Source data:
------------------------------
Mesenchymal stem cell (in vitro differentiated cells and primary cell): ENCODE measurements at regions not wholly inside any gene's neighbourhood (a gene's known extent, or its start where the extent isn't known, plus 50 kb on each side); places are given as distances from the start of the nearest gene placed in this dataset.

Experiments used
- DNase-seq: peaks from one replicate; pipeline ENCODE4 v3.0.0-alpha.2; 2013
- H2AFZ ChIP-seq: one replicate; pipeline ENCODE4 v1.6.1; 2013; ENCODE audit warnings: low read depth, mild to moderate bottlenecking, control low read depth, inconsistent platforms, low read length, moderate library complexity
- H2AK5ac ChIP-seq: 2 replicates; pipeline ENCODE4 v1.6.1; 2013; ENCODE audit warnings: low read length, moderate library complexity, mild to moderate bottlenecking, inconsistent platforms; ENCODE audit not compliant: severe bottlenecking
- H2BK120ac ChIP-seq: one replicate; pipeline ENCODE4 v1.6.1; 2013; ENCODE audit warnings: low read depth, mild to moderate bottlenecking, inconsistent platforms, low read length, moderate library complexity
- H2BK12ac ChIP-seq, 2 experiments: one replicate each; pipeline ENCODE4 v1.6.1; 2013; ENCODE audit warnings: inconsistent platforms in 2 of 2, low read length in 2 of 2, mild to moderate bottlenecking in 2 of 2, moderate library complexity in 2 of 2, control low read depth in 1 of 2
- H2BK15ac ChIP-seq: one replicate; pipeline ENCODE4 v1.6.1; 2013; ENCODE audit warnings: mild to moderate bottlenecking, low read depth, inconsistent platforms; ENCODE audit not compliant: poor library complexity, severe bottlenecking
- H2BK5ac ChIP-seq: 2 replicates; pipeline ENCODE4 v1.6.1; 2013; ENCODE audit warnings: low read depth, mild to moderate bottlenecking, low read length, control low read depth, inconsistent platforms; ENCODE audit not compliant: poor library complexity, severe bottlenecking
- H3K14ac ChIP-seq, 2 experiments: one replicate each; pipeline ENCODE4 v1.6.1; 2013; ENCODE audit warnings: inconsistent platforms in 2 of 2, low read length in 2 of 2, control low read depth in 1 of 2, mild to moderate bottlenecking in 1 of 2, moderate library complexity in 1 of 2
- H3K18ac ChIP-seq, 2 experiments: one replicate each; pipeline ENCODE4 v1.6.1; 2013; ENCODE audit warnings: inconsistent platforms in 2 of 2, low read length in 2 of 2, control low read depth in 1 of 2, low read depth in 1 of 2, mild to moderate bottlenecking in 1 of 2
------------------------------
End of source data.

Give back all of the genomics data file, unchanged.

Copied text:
Mesenchymal stem cell (in vitro differentiated cells and primary cell): ENCODE measurements at regions not wholly inside any gene's neighbourhood (a gene's known extent, or its start where the extent isn't known, plus 50 kb on each side); places are given as distances from the start of the nearest gene placed in this dataset.

Experiments used
- DNase-seq: peaks from one replicate; pipeline ENCODE4 v3.0.0-alpha.2; 2013
- H2AFZ ChIP-seq: one replicate; pipeline ENCODE4 v1.6.1; 2013; ENCODE audit warnings: low read depth, mild to moderate bottlenecking, control low read depth, inconsistent platforms, low read length, moderate library complexity
- H2AK5ac ChIP-seq: 2 replicates; pipeline ENCODE4 v1.6.1; 2013; ENCODE audit warnings: low read length, moderate library complexity, mild to moderate bottlenecking, inconsistent platforms; ENCODE audit not compliant: severe bottlenecking
- H2BK120ac ChIP-seq: one replicate; pipeline ENCODE4 v1.6.1; 2013; ENCODE audit warnings: low read depth, mild to moderate bottlenecking, inconsistent platforms, low read length, moderate library complexity
- H2BK12ac ChIP-seq, 2 experiments: one replicate each; pipeline ENCODE4 v1.6.1; 2013; ENCODE audit warnings: inconsistent platforms in 2 of 2, low read length in 2 of 2, mild to moderate bottlenecking in 2 of 2, moderate library complexity in 2 of 2, control low read depth in 1 of 2
- H2BK15ac ChIP-seq: one replicate; pipeline ENCODE4 v1.6.1; 2013; ENCODE audit warnings: mild to moderate bottlenecking, low read depth, inconsistent platforms; ENCODE audit not compliant: poor library complexity, severe bottlenecking
- H2BK5ac ChIP-seq: 2 replicates; pipeline ENCODE4 v1.6.1; 2013; ENCODE audit warnings: low read depth, mild to moderate bottlenecking, low read length, control low read depth, inconsistent platforms; ENCODE audit not compliant: poor library complexity, severe bottlenecking
- H3K14ac ChIP-seq, 2 experiments: one replicate each; pipeline ENCODE4 v1.6.1; 2013; ENCODE audit warnings: inconsistent platforms in 2 of 2, low read length in 2 of 2, control low read depth in 1 of 2, mild to moderate bottlenecking in 1 of 2, moderate library complexity in 1 of 2
- H3K18ac ChIP-seq, 2 experiments: one replicate each; pipeline ENCODE4 v1.6.1; 2013; ENCODE audit warnings: inconsistent platforms in 2 of 2, low read length in 2 of 2, control low read depth in 1 of 2, low read depth in 1 of 2, mild to moderate bottlenecking in 1 of 2